This column was written by Robert Scheer.
How best to support our troops in Iraq? By sacrificing more of them in a war that should never have been launched and has no end in sight, or by bringing them home? The latter is the best course for the U.S. and Iraq. Our military occupation fuels nationalist and religious insurgents and we should begin a phased withdrawal as soon as feasible, while increasing aid.
Although this position is shared by millions of Americans and many others globally, it has long been deemed beyond the pale by leading politicians of both parties. Now that appears finally to be changing, as an increasing number of Republicans are admitting that the emperor has no clothes -- having lied his pants off about our motives for invading Iraq, and ever since about how great things are going there. Declining public support for the war and the latest outrageous claims by Vice President Dick Cheney have given these moderates an opening to challenge their own party's administration.
"Too often we've been told, and the American people have been told, that we're at a turning point," said Sen. John McCain (R-Ariz.) on NBC's "Meet the Press," as he disagreed with Cheney's absurd claim last week that the Iraq insurgency is in its "last throes." "What the American people should have been told and should be told [is that] it's long, it's hard, it's tough."
Sen. Chuck Hagel (R-Neb.), a member of the Foreign Relations Committee, was even more blunt: "Things aren't getting better; they're getting worse," he told "U.S. News and World Report," as the latest suicide bombings claimed the lives of dozens of Iraqis. "The White House is completely disconnected from reality. It's like they're just making it up as they go along. The reality is that we're losing in Iraq."
Even Rep. Walter B. Jones (R-N.C.), who brought us "freedom fries," has found enough of his wits to admit publicly that he has lost confidence in the Iraq occupation and would sponsor legislation calling on the Administration to more clearly define how, and when, it intends to bring the war to a close.
All of this means we may finally get a long-overdue national debate on ending the US occupation. A "democracy can't do certain things if, in fact, the citizens don't support it," the Pentagon's Lt. Gen. James T. Conway admitted, citing the Vietnam War experience. "It's extremely important to the soldier and the Marine, the airman and the sailor over there to know that their country's behind them," he said. A Gallup poll released last week found that about six in 10 Americans don't approve of President Bush's handling of the war and want a partial or full withdrawal of US troops.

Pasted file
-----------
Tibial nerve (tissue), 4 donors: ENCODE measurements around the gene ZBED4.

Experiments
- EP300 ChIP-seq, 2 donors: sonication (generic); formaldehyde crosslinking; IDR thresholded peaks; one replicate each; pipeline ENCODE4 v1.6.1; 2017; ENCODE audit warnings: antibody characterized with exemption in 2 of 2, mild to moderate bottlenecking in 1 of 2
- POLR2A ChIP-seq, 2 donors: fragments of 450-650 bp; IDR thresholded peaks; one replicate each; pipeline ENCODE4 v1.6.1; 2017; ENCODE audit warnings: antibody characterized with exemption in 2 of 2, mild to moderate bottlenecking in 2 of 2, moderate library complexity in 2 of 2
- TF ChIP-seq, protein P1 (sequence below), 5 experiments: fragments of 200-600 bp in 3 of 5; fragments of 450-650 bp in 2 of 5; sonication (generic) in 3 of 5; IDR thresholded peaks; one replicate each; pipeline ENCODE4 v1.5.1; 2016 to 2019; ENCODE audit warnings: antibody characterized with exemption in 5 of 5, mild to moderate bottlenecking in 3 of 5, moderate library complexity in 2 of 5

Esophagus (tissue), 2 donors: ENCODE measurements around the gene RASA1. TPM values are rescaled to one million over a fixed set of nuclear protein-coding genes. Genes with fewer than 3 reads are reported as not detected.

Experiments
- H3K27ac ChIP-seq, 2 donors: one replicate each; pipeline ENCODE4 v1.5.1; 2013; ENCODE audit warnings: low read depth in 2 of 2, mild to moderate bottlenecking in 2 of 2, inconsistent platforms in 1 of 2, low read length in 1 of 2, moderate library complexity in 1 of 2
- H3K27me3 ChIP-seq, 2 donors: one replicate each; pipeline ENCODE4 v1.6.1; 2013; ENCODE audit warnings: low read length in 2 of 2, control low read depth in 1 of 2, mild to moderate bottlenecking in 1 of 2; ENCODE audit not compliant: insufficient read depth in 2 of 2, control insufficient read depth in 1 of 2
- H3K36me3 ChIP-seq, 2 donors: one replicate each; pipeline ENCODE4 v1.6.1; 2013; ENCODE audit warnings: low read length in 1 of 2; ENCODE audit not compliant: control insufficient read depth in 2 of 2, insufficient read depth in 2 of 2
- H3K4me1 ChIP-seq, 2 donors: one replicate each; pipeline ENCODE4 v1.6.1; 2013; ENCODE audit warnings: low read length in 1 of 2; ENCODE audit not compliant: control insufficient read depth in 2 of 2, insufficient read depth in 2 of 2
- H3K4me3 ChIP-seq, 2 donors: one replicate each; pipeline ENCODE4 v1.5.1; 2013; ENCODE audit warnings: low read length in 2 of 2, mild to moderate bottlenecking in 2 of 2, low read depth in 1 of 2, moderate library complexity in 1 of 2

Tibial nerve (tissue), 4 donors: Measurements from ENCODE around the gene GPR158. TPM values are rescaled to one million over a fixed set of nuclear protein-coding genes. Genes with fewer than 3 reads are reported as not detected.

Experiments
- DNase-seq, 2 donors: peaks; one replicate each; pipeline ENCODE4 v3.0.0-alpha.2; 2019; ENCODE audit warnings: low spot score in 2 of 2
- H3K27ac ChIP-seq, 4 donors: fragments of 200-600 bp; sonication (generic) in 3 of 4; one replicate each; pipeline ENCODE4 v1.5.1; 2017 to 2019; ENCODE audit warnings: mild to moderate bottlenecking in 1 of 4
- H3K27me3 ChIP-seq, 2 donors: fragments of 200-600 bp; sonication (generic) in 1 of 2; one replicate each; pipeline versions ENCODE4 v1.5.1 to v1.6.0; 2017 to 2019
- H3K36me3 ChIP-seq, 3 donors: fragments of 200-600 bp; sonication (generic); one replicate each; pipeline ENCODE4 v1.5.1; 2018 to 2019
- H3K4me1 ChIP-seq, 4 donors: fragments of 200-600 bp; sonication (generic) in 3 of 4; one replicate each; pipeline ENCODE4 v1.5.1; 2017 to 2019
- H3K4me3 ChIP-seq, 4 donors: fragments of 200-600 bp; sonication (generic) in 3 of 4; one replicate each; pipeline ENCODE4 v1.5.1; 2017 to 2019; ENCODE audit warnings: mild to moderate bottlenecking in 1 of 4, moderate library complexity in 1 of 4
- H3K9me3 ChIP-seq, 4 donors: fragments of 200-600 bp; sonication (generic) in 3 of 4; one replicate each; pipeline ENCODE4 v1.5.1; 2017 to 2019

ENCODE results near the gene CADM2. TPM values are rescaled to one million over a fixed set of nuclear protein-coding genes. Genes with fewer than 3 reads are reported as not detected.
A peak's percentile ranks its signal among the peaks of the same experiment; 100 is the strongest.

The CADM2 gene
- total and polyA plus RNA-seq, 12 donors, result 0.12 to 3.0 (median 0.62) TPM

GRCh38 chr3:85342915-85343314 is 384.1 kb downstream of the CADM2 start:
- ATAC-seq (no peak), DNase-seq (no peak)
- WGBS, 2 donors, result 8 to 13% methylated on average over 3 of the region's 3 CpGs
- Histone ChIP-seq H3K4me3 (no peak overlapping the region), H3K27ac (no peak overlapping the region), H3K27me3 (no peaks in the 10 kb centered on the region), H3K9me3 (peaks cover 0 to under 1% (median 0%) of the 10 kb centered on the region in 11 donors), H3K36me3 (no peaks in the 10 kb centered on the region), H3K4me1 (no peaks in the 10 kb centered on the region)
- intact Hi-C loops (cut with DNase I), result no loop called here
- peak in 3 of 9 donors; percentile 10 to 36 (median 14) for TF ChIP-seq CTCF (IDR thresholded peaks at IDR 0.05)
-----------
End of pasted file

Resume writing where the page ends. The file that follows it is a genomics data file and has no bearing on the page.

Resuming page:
The general was right that growing public opposition to the Vietnam War pushed President Nixon to pull the plug on that conflict. But he was wrong to imply that being guided by voters to set firm deadlines for withdrawing from a foreign quagmire was a bad thing for either side. An estimated 3 million Vietnamese and 58,000 American deaths later, Vietnam is run by the same Communist Party that was our enemy back then, but it now seems to matter not at all. We are perfectly happy to see them open their cheap labor markets to the West.
The sad irony is that Iraq -- unlike Japan or Germany during World War II -- also wasn't a viable threat to the United States when we "preemptively" invaded it. Once again, we have been reminded that violent intrusions into other people's history have unforeseen consequences, usually negative. First among these effects is the inciting of insurgencies, united only by common hatred of the occupying foreign soldiers.
Iraq, as Vietnam, will likely have serious problems after the American withdrawal. These problems, however, will be Iraq's, destined for Iraqis to sort out. Simply put, the best thing we can do now to encourage stability in Iraq is to stop serving as a recruitment poster for the insurgency.
Robert Scheer is a contributing editor to The Nation.
By Robert Scheer
Reprinted with permission from the The Nation